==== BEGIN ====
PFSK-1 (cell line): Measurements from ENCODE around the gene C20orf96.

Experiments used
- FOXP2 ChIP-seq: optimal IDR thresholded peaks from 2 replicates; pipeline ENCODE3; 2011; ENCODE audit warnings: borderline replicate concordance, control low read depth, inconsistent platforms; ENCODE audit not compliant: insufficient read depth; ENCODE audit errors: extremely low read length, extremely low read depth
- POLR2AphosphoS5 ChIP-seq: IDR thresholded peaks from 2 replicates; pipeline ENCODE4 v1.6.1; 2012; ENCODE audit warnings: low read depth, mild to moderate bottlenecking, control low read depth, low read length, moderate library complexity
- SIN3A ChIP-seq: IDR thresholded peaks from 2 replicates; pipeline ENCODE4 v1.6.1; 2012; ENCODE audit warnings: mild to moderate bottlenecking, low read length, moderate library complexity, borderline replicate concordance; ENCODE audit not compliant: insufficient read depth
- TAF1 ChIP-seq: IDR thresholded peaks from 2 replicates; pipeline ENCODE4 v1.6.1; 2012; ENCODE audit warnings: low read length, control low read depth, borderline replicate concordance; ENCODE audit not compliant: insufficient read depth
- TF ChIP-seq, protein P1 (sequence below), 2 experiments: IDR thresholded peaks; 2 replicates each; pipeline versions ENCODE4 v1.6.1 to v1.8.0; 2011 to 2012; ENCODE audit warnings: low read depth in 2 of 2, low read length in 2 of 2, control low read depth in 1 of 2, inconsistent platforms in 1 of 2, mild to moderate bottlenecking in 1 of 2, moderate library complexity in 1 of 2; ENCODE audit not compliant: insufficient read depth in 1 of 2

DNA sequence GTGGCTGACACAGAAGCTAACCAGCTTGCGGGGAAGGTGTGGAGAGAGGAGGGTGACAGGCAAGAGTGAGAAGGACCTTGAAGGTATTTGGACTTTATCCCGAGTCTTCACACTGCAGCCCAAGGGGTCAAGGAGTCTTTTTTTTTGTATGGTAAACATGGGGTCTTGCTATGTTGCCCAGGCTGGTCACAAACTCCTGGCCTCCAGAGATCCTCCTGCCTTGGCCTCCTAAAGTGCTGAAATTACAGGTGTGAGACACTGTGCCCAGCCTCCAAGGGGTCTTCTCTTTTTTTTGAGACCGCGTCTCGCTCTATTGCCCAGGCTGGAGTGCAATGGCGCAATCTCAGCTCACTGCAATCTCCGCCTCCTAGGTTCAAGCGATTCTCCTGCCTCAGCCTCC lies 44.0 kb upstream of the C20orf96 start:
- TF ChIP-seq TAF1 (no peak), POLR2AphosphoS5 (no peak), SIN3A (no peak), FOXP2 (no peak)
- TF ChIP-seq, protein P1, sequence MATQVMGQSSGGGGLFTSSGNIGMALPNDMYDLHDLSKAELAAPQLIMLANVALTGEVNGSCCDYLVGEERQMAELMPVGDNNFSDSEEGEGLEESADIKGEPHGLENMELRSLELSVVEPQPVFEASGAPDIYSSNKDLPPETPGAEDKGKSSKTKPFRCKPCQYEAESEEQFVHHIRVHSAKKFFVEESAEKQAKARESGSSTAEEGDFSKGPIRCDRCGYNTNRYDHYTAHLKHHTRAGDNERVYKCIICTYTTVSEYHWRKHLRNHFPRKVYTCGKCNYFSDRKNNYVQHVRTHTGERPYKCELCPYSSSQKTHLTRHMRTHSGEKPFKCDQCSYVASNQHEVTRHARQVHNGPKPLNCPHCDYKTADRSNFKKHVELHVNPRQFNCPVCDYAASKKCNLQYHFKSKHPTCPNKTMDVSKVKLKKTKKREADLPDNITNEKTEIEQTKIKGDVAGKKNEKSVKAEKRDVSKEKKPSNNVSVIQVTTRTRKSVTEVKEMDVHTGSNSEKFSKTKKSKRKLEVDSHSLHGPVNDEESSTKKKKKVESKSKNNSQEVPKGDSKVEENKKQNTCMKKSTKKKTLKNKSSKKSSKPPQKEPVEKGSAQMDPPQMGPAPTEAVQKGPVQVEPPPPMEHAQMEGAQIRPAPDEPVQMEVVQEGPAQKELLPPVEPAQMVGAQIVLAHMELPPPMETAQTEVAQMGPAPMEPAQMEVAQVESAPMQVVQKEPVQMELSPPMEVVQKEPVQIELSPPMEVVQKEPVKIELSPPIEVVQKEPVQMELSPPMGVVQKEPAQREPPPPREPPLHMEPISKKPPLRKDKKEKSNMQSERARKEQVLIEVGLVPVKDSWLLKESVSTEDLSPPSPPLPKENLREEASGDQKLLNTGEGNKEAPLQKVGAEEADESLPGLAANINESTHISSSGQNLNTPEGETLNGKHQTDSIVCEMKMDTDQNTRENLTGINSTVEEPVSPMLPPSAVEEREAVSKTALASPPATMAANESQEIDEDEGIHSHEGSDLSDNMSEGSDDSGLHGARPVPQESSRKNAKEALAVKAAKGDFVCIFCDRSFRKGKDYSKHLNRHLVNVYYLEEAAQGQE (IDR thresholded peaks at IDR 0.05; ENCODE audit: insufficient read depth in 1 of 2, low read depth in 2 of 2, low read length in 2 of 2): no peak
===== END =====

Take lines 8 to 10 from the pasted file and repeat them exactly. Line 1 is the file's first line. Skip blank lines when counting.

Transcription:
DNA sequence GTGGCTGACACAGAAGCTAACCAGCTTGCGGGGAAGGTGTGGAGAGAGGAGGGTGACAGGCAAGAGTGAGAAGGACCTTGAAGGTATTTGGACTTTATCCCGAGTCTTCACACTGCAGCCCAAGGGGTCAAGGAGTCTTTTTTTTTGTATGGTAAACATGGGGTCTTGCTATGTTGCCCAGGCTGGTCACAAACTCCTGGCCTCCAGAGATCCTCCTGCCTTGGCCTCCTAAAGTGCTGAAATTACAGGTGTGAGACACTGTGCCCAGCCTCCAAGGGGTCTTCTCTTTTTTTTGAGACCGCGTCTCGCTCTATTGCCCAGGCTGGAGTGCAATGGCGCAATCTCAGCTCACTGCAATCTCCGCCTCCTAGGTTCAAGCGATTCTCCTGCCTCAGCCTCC lies 44.0 kb upstream of the C20orf96 start:
- TF ChIP-seq TAF1 (no peak), POLR2AphosphoS5 (no peak), SIN3A (no peak), FOXP2 (no peak)
- TF ChIP-seq, protein P1, sequence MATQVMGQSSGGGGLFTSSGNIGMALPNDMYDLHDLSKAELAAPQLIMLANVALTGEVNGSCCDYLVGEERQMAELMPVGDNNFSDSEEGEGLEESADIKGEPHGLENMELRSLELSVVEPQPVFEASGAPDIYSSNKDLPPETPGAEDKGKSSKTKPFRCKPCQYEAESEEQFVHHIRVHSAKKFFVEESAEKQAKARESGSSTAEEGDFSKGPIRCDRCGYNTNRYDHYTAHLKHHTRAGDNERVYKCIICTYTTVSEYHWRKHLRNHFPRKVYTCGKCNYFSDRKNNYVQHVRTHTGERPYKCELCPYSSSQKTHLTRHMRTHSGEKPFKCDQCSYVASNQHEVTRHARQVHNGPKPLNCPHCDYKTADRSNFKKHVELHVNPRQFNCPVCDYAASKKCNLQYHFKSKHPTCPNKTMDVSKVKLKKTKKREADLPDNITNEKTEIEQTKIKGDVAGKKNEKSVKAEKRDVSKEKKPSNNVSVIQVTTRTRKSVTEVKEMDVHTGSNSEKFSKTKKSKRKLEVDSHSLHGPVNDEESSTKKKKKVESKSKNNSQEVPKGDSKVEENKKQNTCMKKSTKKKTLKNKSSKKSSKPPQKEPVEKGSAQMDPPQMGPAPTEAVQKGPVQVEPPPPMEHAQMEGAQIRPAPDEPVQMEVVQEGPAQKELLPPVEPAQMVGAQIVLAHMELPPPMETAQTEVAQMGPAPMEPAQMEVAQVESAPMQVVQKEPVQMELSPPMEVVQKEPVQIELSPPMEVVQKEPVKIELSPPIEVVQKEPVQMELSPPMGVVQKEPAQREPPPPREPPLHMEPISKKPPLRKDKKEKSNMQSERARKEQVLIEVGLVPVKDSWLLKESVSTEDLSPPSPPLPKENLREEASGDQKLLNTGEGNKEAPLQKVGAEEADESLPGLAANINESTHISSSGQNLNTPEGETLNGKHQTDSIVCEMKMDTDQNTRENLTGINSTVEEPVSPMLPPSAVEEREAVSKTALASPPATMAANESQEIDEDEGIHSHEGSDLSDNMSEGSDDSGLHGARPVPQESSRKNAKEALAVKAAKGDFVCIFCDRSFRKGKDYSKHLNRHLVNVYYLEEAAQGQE (IDR thresholded peaks at IDR 0.05; ENCODE audit: insufficient read depth in 1 of 2, low read depth in 2 of 2, low read length in 2 of 2): no peak